How Writing Leads to Thinking

This article made me look at the minor in writing from a slightly different angle. Of course I assumed we would be improving our writing and learning along the way how best to do so, but Hunt so clearly captured the reality of how absolutely and completely stressful writing can be sometimes. I originally thought that the minor in writing program would improve our writing by making it easier. Easier how? I’m not really sure. I guess I felt like some magic would occur between our gateway and capstone classes that would make us effortless writers. Now I see the goal of the minor more geared towards helping us grow our radishes and when the time comes, weeding them out. In a sense this will make writing easier, just not in the effortless way I thought it would.

Throughout her article, Hunt emphasizes the importance of momentum over quality, because the bad stuff, like weeds, can be picked out later. Similar to Lamott, she inspires me to worry less about what I am writing and focus more on putting pen to paper. She says that, “most mistakes come from not being yourself, not saying what you think, or being afraid to figure out what you really think”, which results from not writing in the first place. A goal I have for this course is to allow myself to write honestly so that I can reach new places of thought instead of focusing too much upfront on what ideas I already had. I think a key step to this is not worrying about what others will think when they read it…to “discover that no one ordered [my] execution.” To me this is the hardest step, because I weigh advice from my peers heavily.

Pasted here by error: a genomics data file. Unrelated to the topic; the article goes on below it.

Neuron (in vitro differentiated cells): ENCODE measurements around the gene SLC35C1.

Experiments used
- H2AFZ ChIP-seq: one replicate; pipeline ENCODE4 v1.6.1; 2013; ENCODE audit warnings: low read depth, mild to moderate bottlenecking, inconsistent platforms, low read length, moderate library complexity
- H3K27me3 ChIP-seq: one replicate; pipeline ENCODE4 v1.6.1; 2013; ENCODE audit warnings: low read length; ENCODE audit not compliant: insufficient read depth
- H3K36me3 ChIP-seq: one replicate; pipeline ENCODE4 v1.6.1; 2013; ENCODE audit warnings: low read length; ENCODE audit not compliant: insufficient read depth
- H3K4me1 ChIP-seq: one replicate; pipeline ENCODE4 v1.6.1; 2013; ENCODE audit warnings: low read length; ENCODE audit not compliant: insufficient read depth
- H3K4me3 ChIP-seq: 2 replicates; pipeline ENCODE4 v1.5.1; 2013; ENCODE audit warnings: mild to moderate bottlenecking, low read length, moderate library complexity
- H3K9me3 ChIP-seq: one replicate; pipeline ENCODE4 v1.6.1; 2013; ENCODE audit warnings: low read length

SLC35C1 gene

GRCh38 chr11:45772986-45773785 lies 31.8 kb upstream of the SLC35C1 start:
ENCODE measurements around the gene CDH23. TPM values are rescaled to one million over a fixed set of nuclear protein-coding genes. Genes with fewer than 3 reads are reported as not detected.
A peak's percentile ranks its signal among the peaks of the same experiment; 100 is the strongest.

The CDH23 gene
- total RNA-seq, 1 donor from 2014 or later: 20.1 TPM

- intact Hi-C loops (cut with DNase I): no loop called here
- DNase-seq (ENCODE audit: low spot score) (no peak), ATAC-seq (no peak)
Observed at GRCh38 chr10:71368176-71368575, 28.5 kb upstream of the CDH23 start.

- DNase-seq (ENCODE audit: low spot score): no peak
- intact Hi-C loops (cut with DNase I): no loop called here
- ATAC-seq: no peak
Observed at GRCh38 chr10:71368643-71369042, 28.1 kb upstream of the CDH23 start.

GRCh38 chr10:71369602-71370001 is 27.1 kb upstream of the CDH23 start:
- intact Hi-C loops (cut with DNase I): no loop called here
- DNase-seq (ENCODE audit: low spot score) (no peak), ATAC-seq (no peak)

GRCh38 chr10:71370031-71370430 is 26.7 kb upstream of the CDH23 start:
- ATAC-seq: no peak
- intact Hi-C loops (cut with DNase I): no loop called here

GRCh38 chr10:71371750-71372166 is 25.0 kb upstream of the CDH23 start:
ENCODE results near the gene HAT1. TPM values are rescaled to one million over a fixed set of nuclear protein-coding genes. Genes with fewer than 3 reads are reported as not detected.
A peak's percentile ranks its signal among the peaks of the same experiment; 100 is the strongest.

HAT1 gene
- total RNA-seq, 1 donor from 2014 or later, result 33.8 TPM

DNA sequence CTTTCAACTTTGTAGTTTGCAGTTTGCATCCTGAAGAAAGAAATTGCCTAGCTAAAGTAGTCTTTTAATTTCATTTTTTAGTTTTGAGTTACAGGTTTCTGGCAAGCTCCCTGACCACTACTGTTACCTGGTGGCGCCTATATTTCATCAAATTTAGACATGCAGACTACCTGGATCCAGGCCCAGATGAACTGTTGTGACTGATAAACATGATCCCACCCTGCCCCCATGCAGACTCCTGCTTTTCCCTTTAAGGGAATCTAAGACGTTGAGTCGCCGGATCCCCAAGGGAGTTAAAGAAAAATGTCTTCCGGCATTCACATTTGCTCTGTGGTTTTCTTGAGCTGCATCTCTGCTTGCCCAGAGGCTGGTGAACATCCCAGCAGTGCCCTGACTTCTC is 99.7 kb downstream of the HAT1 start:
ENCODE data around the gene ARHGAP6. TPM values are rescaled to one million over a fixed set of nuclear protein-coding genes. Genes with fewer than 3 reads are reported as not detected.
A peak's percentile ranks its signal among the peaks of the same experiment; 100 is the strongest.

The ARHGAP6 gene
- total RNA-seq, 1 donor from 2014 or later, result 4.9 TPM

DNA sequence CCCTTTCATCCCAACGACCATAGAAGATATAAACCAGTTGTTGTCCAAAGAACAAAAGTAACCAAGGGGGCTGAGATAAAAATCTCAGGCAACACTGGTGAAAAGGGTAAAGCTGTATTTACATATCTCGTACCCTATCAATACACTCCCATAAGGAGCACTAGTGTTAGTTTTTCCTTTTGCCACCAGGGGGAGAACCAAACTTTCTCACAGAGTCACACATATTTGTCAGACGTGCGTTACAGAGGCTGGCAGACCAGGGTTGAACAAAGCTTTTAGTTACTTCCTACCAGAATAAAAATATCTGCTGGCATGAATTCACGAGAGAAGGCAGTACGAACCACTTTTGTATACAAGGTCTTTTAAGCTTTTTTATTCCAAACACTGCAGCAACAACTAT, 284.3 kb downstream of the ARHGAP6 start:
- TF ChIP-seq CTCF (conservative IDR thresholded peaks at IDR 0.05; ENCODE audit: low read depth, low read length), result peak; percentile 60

This brings me to my second goal for the semester. As writers we become attached to what we write good or bad. I want to be able to release the writing I have grown attached to if it benefits me in the long run. Perhaps if I am able to put pen to paper and gain momentum instead of rereading my notes, then I won’t find it so hard to let go of my writing. The more I have the easier it will be to pick out what is necessary and what isn’t.

Hunt’s advice on reading also struck me as something I would like to work on in this class. She says to pay attention to what grabs you in a book and then try and figure out what the author did to draw you in. I now find myself thinking back to some of my favorite books and wondering what aspects of them hooked me. Was it the writing itself? The choice of dialogue? Or perhaps the detail? I’m not sure, but moving forward it is something I would like to pay more attention to.

Most importantly perhaps, this article has given me perspective into how writing more means thinking more, but thinking more without writing can leave you at a dead end.


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